FIG. 2 illustrates a typical application of the apparatus of the present invention for providing germicidal and healing treatment at a bone graft site. The clinical procedures are described in further detail by Becker, Spadero and Marino in "Clinical Experiences in Low Intensity Direct Current Stimulation of Bone Growth", Journal of Clinical Orthopedics, 124:75, 1977. A live bone 60 which has been fractured or otherwise broken into two sections 60a and 60b is located within the body tissue 62 of a patient. The live bone sections 60a and 60b have medullary cavities 64a and 64b, respectively. Between the fractured or broken ends of the bone sections 60a and 60b there is inserted a dead bone graft section 66 which has a medullary cavity 68. The spacing between the graft section 66 and the adjacent ends of the live bone sections 60a and 60b is exaggerated for convenience in illustration. The apparatus of the present invention, generally designated 10', is implanted in the body tissue 62 of a patient at a location adjacent the bone graft site. The apparatus is similar to that shown in FIG. 1 and identical components are provided with the same reference numeral having a prime designation. Battery 20' has an outer casing 56' of metal and in this particular illustration casing 56' is connected by a lead 70 to a reference electrode 72 implanted in tissue 62 at an adjacent location. Alternatively, the battery casing 56' may itself be the reference electrode. Components of the apparatus 10' including the switching means, resistors and leads are encapsulated in a body of epoxy material 74 which is formed on the lid of battery 20' adjacent the positive and negative terminals 22' and 24', respectively. A passage or bore 78 is drilled surgically or otherwise provided in the live bone section 60a leading from the exterior surface thereof into the medullary cavity 64a, the passage 78 extending at an acute angle to the longitudinal axis of the bone section. Similarly, another passage or bore 80 is provided in the live bone section 60b extending from the external surface thereof into the medullary cavity and disposed at an acute angle to the longitudinal axis of the bone section. The silver electrode or wire 12' extends from the apparatus 10' through and along the passage 78, into and along the medullary cavity 64a in a direction toward the bone graft section 66, from the bone section 60a through the bone graft section 66 and along the medullary cavity 68 thereof, into and along the medullary cavity 64b of the other live bone section 60b, and then into the passage 80 provided in that bone section extending along the entire passage and terminating at the outer surface of the live bone section 60b. The sheet or covering 14' of protective material, such as silicone rubber, extends from the body 74 of the apparatus to the outer surface of the live bone section 60a so that this portion of the length of wire 12' is not exposed to the neighboring tissue 62. Thus, the remaining section of the silver wire 12' is entirely exposed to the live bone sections 60a, 60b and to the graft bone section 66. Alternatively, the exposed portion of wire 12' could be placed directly in the fracture site, adjacent to the areas where healing is desired. This is because it may be either the current field through the bone break or the voltage field around the electrode 12 when driven as a cathode which is most effective in promoting osteogenesis. In addition, bone chips or fragments might be used in the bone graft section 66 rather than a discrete bone segment.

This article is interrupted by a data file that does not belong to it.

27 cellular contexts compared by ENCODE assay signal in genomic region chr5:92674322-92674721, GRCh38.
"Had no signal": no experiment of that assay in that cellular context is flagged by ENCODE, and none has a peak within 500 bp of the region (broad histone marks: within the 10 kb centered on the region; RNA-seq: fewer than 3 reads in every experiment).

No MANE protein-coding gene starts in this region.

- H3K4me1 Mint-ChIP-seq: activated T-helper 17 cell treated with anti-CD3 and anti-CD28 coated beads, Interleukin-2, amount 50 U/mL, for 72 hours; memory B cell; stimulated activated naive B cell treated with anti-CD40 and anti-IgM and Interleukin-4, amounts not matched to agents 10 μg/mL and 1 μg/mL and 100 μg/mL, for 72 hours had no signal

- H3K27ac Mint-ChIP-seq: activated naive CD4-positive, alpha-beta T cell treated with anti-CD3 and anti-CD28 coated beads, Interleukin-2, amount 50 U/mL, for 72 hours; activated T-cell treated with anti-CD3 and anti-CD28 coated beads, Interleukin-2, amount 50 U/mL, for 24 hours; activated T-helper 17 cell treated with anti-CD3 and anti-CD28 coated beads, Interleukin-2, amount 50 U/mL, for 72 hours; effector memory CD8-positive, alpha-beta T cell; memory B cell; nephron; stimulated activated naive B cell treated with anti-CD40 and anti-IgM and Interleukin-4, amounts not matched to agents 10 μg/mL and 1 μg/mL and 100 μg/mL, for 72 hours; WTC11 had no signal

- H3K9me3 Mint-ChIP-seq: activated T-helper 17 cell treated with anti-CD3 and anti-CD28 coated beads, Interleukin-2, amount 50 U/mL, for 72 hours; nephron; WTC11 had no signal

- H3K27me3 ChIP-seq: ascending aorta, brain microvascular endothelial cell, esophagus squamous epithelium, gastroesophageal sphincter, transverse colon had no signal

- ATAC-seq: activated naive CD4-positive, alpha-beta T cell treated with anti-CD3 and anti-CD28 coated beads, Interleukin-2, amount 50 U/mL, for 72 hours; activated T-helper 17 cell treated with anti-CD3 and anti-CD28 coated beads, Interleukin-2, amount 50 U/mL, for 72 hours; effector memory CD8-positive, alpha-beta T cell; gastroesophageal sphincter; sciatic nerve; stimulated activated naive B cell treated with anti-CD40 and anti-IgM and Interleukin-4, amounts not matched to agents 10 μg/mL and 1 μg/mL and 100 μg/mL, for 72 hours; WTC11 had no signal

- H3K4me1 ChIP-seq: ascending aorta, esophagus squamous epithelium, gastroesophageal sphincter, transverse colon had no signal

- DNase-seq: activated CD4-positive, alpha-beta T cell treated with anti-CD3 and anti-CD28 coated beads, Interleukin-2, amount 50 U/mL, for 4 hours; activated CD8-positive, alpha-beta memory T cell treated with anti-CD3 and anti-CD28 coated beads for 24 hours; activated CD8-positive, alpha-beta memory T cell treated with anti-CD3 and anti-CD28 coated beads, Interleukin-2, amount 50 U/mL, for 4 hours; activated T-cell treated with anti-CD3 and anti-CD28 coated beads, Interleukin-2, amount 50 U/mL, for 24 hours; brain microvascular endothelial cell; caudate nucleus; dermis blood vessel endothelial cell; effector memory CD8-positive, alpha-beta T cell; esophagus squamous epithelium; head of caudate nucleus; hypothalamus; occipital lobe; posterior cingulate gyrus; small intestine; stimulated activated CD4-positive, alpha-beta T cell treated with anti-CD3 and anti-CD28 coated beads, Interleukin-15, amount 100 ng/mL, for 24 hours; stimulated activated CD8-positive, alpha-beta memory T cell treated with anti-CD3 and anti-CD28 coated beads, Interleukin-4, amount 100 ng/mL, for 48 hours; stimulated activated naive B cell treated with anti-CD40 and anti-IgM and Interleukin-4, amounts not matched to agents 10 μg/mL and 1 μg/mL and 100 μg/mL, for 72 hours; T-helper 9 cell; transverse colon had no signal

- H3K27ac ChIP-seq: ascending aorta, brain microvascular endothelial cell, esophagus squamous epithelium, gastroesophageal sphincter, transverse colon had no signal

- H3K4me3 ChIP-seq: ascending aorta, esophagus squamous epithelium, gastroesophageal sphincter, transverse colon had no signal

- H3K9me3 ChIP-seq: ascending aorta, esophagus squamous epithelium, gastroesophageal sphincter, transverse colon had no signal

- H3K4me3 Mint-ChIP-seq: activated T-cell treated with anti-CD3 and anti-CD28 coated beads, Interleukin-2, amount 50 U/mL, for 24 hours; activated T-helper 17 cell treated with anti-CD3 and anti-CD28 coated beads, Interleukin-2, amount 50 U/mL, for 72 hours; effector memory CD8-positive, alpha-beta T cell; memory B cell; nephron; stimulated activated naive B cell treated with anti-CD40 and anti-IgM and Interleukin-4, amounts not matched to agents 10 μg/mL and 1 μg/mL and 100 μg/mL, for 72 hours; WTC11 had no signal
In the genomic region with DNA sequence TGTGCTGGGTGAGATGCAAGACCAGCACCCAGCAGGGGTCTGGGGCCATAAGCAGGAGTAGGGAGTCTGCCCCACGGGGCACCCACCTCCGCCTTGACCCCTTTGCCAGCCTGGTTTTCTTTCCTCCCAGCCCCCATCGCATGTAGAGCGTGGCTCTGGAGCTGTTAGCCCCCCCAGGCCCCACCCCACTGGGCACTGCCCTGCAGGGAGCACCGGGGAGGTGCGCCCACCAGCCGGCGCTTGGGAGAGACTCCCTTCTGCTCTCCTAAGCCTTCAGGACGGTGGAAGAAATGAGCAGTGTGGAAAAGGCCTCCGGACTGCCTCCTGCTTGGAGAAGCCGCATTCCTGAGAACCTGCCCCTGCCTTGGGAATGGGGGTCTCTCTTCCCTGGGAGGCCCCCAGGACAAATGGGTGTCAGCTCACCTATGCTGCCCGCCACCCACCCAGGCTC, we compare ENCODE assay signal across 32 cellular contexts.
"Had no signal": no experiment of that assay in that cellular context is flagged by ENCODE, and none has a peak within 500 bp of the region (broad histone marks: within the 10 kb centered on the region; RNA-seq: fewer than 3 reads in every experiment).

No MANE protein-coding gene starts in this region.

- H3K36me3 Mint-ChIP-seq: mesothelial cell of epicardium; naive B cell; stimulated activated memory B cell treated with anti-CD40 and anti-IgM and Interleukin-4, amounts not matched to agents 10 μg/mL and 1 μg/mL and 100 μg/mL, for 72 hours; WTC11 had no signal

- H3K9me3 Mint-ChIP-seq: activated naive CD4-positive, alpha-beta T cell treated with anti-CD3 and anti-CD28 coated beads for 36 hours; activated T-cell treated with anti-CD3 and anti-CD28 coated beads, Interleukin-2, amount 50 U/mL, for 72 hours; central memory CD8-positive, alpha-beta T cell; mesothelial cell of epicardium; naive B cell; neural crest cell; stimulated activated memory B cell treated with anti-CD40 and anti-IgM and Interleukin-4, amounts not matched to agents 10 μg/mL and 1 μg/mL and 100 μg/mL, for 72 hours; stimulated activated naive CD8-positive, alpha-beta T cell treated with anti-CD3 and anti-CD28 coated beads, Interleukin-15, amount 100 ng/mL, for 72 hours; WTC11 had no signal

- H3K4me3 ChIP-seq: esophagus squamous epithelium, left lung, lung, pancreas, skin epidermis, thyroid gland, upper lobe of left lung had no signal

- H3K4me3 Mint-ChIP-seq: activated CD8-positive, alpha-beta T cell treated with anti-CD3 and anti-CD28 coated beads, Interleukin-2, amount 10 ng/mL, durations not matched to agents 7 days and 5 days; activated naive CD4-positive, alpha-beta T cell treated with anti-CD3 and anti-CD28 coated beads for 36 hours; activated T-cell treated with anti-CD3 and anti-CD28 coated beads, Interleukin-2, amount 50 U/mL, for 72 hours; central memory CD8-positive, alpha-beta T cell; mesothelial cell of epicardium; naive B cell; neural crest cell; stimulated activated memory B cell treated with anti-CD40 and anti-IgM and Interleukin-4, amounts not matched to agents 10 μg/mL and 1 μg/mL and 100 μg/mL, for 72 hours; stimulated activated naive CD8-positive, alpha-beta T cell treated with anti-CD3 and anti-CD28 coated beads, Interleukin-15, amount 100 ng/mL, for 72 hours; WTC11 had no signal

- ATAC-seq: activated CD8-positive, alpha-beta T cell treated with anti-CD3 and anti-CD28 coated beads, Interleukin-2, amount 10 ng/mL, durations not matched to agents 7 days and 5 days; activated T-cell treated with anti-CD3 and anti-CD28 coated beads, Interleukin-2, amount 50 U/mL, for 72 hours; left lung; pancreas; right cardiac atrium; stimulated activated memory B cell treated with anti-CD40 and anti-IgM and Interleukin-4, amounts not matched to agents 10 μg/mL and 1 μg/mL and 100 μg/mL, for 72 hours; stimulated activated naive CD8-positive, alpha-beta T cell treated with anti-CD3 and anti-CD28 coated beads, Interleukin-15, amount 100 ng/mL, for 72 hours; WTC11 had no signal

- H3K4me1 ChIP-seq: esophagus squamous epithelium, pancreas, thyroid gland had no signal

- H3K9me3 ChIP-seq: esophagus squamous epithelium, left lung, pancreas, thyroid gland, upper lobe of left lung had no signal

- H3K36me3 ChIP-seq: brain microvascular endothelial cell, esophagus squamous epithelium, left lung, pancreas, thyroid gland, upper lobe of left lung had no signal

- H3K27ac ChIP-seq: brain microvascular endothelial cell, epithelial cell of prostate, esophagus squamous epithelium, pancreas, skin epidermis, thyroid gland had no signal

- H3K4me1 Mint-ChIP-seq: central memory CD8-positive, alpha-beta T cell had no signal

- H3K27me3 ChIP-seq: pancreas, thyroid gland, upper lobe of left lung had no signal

After the apparatus 10' has been implanted and installed in the foregoing manner, a magnet is externally applied to the adjacent outer surface of the patient's skin over the apparatus 10'. The magnet is held in place by a bandage or other suitable fastening means as previously described. This activates the two implanted reed switches placing the apparatus in the germicidal mode of operation wherein the positive current having a magnitude of about 15 microamperes is driven into the silver electrode 12' causing anodal corrosion of the silver and the release of silver ions into the region of the bone graft. This creates a germicidal environment which clears the bone graft area of bacterial infection. This release of silver ions also possibly clears the area of tumor cells according to the findings reported by Spadero in 1976.